Attending CES is like grocery shopping. Except, you don't know what you're shopping for and you don't get to eat until at least 6 months from now. Walking onto that convention show floor unprepared is not a risk we're willing to let you take.
Now that CES occupies two huge convention centers -- Tech East and Tech West -- sifting through hundreds of booths to find the good stuff is doubly challenging.
For the fourth year, we did the walking (and talking, and demoing, and filming) for you in search of the creme de la creme of 2016. The self-guided tours, outlined here, are designed to loop you around the convention center floors while giving you a look at exciting products and trendy product categories.
If you're at the show, and you'd like to say "hi" in real life, stop by our booths at Tech East and Tech West.
Tech East (Las Vegas Convention Center)
1. Parrot. Drones are everywhere at CES this year. Parrot unveiled its flashy looking Disco project which features a winged design. The unique look sets it apart from the more traditional quad rotor design of many drones. (South Hall, 30209)
2. Huawei. This Chinese company has been trying to get a real foothold in the United States market. It recently partnered with Google to produce the Google Nexus 6P -- a phone that successfully raised its profile. Huawei also has a phone, the Mate 8, that in our tests lasted 15 hours. Additionally, the company makes some of the best looking Android Wear watches. (South Hall, 30215)
3. Razer. Razer shows off some very cool tech every year. Not all of it make it to the market, but Razer's got a new version of its laptop. The new Razer Blade uses Thunderbolt 3.0 to connect to an external graphics card and docking station. So if you want thin and light, but still want power -- this might be the perfect combo.r smartwatches you can buy. (South Hall, 30225)
4. Applied Minds. This should be one of the more unique demos you'll see at CES 2016. It first made news last year, but the Genworth R70i is an exoskeleton and augmented reality suit. It actually simulates what it is to age. Different settings will let the wearer experience vision issues, mobility loss and even hearing impairments. (South Hall 3, 30225)
5. Lots and lots of drones. The beginning of the "Unmanned Systems" section of CES 2016. DJI is one of the better known manufacturers of drones. Looking around, you'll see there are tons of choices. (South Hall 2, 25602)
6. Rise of alternate realities (Oculus and Avegant). There is now a dedicated section for all the virtual reality tech and augmented reality you could want. Oculus will actually take pre-orders for its VR headset (pricing not known until Jan 6, 8 a.m. PT). Avegant is showing off its Glyph headset that projects video onto your eyes (you're not looking at screens). (South Hall 2, 26002 or 26033)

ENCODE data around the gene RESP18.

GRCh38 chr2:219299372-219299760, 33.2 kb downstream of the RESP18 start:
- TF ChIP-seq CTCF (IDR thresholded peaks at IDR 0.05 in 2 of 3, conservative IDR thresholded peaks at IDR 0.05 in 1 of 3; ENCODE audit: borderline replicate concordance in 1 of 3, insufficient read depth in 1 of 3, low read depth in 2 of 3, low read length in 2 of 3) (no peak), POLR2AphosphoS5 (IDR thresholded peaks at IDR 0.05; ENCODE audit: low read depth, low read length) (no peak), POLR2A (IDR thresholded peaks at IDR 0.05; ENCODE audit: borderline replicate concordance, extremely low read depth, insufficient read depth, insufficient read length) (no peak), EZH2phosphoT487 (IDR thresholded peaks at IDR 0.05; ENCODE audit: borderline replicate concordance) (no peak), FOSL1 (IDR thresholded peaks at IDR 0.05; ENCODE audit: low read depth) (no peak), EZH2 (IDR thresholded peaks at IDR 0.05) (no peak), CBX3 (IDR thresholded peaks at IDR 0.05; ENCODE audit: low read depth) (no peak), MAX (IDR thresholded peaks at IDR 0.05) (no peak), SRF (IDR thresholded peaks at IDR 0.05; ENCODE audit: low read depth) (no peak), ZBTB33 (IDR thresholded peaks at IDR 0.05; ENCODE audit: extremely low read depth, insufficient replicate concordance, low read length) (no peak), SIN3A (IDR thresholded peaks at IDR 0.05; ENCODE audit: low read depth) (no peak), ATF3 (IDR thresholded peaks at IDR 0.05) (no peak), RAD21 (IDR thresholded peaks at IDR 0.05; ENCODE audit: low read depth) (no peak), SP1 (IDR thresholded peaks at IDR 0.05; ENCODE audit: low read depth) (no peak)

7. Intel. Intel is pretty much in everything this year. You can try on a number of wearables powered by Intel including the pricey Tag Heuer Connected watch ($1,500). Intel's tiny computing platform known as Curie is also in some diverse products. There's one attached to a BMX bike that gives all kinds of metrics. Another is attached to a dress that can change form based on body temperature. And of course, you'll find lots and lots of computers powered by Intel including a brand new version of its Intel Compute Stick. It's a full Windows computer in a tiny package. (Central Hall, 7252)
8. Samsung. It's got a massive booth and some intriguing new appliances. Check out the Family Hub - a new four-door refrigerator with a massive 21-inch Android touchscreen on the front. Inside are cameras that take pictures of what's in your fridge when you open the door so you can always know what you have. It even supports Amazon's Alexa assistant, so you can talk to your fridge.
Samsung's also got a new PowerBot robot vacuum that maps out your home. The benefit? You can actually tell the PowerBot to clean certain areas of the house using an app. Of course, there are amazingly thin TVs, a brand new Windows tablet called the Galaxy TabPro S with a 12-inch AMOLED screen and everything else Samsung makes. (Central Hall, 11906)
9. Sony. Sony shows off its new TVs with HDR. That's high dynamic range and that lets you get really great color and contrast. Unlike some other alphabet soup technologies, HDR has CNET editors excited because it actually makes the picture look better. Additionally, Sony's got its PlayStation VR headset around -- but it might not be easy to get access to it. (Central Hall, 14200)
10. Ford. Cars are getting smarter all the time. Ford partnered with Amazon so its assistant, Alexa, can help you out whether you're in the car or at home. You will be able to ask Alexa to start your car or take on home automation when you're out. (North Hall, 2122)
Tech West (Sands Expo)